Lot 51
  • 51

Joos de Momper, Jan Breughel the Younger

Estimate
200,000 - 300,000 USD
Sold
250,000 USD
bidding is closed

Description

  • Joos de Momper
  • Mountain landscape with woodcutters
  • oil on panel
  • 24 7/8  by 44 1/4  in.; 63.2 by 112.4 cm.

Provenance

Mme. C. Tiranti, Paris;
By whom sold, London, Sotheby's, 12 July 1978, lot 11;
With Brod Gallery, London, 1979.

Literature

K. Ertz, Josse de Momper der Jüngere, Freren 1986, p. 508, cat. 153, reproduced p. 507, fig. 153 (as datable to the early 1620s; with collaboration of Jan Brueghel the Younger).

Catalogue Note

Joos de Momper was famed for his depiction of mountain landscapes, drawing on the tradition of the panoramic “world landscapes” developed by such earlier painters as Joachim Patinir and Herri Met de Bles. He was so closely associated with this type of landscape that he was given the moniker “pictor montium” (painter of mountains) on his portrait in the Iconography, a series of portrait prints based on designs by Anthony van Dyck.

This beautiful example has been dated by Klaus Ertz (see Literature) to De Momper’s mature period, in the early 1620s.  From an elevated viewpoint, the earth tones and greens of the foreground give way to an ethereal blue as the landscape recedes into the distance.  This work is a collaboration with Jan Brueghel  the Younger who painted the foreground figures.  This type of collaboration between two artists was common in Flemish painting of the period.  De Momper had long worked with Jan’s father, Jan Brueghel the Elder, with whom he co-produced over 200 paintings.1  When his father died suddenly in 1625, Jan the Younger took over direction of the studio and continued working with De Momper, painting in a style heavily influenced by his father’s.  Here the figures populate the right foreground, where they go about the mundane task of chopping wood, and provide a realistic element to the otherwise fantastical landscape.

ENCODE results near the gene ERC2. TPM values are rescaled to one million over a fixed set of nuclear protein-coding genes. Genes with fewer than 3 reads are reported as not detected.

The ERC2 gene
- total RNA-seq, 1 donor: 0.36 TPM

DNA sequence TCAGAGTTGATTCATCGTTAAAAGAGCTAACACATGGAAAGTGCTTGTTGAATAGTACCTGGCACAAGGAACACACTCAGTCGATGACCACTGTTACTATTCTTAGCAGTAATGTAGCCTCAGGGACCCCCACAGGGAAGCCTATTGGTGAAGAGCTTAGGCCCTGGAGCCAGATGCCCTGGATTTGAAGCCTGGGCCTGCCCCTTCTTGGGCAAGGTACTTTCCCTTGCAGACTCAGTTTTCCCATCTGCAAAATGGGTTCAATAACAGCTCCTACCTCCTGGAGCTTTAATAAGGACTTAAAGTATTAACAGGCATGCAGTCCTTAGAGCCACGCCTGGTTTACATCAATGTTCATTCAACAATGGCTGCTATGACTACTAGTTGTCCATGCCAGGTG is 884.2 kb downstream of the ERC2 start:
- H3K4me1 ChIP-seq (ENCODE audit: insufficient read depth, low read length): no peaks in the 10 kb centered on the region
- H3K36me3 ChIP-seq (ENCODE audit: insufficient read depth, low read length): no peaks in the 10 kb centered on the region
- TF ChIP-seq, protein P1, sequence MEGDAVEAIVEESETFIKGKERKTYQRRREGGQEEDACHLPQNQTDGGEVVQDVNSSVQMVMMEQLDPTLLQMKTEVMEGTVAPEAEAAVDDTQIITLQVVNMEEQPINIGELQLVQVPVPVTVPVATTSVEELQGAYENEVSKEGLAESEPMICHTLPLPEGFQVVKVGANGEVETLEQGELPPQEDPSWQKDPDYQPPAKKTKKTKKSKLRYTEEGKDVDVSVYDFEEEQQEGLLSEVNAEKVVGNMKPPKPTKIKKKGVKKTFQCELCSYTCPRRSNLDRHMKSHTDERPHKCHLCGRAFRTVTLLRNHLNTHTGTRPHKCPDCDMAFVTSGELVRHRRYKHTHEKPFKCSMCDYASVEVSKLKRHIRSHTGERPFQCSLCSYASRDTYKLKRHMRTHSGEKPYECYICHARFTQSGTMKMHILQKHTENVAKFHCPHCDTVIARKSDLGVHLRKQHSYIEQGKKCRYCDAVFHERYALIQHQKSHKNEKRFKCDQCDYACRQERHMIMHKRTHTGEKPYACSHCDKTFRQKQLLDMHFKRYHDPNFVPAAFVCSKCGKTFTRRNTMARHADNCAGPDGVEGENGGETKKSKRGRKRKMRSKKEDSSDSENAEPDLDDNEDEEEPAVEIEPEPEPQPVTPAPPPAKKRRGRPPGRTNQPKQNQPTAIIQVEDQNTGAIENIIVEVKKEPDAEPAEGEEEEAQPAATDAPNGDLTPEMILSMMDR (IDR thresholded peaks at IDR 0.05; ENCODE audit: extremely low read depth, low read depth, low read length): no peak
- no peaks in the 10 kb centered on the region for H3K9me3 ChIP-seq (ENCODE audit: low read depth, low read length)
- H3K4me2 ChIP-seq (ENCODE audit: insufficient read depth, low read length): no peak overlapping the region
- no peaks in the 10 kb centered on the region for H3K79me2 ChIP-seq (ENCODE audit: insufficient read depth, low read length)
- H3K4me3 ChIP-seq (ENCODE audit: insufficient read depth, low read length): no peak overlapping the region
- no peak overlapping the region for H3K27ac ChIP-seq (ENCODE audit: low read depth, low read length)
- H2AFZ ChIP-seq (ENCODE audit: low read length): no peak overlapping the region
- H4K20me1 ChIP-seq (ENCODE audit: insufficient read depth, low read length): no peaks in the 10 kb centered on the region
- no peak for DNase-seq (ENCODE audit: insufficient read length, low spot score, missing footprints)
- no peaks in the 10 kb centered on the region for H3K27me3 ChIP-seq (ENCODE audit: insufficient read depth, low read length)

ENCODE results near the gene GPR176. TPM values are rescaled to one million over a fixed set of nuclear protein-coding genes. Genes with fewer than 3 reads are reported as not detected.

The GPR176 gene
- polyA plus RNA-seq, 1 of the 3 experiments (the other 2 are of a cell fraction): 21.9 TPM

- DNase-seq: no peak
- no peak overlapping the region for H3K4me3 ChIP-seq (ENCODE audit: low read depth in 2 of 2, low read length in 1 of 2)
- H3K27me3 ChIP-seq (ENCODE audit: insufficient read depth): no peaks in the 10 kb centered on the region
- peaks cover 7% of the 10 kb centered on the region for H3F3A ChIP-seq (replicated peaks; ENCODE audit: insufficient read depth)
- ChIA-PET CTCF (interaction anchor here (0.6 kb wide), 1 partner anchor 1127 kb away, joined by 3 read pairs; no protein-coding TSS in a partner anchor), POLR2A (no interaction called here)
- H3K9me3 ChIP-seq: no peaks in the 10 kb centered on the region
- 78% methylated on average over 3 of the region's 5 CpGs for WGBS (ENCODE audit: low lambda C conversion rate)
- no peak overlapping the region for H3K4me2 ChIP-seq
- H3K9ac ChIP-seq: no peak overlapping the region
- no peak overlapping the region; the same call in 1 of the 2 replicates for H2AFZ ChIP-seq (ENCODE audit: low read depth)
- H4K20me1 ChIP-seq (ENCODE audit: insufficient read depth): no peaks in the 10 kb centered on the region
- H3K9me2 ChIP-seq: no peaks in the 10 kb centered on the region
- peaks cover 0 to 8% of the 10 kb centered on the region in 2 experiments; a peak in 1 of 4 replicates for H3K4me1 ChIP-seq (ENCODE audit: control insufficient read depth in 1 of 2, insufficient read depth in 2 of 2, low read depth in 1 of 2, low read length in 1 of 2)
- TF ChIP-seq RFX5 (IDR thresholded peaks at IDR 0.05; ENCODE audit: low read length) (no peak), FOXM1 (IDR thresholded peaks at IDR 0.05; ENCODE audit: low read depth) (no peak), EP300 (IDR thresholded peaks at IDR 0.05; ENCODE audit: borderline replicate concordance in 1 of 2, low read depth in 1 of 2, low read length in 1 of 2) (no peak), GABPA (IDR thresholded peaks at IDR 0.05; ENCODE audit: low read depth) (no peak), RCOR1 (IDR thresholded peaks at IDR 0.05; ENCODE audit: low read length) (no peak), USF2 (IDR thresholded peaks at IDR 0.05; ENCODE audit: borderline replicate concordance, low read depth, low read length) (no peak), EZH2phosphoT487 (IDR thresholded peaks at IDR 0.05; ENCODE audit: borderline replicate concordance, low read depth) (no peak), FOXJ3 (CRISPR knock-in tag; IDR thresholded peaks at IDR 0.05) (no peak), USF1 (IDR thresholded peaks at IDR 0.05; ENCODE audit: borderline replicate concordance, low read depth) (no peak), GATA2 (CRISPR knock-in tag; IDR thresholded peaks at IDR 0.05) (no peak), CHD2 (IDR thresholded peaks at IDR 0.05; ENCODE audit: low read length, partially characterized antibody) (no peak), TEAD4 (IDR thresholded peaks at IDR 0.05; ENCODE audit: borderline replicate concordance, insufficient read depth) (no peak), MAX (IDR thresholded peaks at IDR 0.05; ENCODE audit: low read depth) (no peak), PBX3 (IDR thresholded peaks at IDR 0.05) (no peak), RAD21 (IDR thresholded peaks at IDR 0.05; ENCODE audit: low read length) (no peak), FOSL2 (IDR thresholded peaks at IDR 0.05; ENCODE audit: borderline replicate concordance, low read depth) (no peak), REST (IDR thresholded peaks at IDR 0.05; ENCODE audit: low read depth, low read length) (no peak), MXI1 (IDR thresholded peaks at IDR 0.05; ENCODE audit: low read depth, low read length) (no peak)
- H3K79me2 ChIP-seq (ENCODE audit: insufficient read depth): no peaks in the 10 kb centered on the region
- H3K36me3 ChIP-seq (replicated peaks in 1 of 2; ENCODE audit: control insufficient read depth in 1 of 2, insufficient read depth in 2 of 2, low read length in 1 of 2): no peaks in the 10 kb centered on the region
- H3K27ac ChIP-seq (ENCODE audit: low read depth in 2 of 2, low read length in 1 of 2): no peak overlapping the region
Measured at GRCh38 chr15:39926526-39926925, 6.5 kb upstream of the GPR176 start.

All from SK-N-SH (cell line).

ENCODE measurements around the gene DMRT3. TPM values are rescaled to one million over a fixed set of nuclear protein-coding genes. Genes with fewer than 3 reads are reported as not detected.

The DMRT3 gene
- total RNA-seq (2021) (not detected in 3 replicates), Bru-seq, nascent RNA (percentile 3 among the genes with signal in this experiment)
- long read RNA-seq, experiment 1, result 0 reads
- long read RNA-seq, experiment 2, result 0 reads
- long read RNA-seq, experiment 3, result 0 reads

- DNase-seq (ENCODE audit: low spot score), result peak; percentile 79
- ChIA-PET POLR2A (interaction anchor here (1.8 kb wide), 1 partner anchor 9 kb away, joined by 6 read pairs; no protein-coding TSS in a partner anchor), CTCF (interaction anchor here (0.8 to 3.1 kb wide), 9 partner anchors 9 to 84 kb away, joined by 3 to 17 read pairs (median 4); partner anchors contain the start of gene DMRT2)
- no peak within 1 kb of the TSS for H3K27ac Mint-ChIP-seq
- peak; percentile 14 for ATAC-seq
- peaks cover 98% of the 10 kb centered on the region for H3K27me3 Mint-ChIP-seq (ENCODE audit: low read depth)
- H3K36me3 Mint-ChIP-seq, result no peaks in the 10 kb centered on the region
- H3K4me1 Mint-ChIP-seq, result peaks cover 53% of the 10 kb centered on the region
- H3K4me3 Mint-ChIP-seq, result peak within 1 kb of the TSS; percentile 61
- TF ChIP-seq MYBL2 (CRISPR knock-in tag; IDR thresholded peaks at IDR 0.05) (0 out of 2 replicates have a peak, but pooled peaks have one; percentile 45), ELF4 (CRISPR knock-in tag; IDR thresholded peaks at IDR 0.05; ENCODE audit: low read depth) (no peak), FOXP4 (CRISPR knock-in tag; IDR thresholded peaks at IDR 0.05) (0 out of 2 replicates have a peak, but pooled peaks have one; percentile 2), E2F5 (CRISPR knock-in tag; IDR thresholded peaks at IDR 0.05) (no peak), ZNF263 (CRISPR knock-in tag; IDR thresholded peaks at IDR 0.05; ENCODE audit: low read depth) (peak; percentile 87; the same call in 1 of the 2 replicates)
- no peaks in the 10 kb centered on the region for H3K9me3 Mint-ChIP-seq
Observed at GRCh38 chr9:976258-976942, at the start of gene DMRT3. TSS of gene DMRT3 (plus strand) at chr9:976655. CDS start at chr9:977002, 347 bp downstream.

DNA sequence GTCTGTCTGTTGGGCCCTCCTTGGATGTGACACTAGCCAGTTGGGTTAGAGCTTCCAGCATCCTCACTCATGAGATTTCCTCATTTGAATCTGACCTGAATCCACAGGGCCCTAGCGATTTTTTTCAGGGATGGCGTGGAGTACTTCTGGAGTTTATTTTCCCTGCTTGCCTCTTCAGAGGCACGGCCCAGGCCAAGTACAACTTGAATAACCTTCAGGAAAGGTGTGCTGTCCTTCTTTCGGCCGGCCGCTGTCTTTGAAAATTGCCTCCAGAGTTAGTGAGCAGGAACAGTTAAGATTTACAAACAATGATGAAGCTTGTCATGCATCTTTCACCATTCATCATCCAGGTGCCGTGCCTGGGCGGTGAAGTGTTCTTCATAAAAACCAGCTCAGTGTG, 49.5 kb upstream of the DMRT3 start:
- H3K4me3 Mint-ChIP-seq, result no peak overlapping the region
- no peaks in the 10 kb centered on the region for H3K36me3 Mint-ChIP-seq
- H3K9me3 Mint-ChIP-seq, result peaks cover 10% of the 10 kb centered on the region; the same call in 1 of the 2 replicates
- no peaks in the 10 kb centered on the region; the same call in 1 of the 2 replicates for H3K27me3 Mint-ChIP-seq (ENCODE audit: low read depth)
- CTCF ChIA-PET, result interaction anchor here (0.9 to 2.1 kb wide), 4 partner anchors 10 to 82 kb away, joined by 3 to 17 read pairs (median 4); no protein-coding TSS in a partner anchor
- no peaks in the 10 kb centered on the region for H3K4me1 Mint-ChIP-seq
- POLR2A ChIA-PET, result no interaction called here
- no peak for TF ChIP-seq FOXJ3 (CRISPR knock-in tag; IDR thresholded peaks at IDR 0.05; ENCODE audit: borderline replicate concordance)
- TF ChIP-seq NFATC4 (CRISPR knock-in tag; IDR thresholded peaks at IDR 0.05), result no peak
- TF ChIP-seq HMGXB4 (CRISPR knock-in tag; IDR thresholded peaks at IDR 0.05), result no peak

1.  See K. Ertz and C. Nitze-Ertz, Jan Brueghel der Ältere (1568-1625), Kritischer Katalog de Gemälde, Lingen 2008-10, vol. IV, p. 1378.

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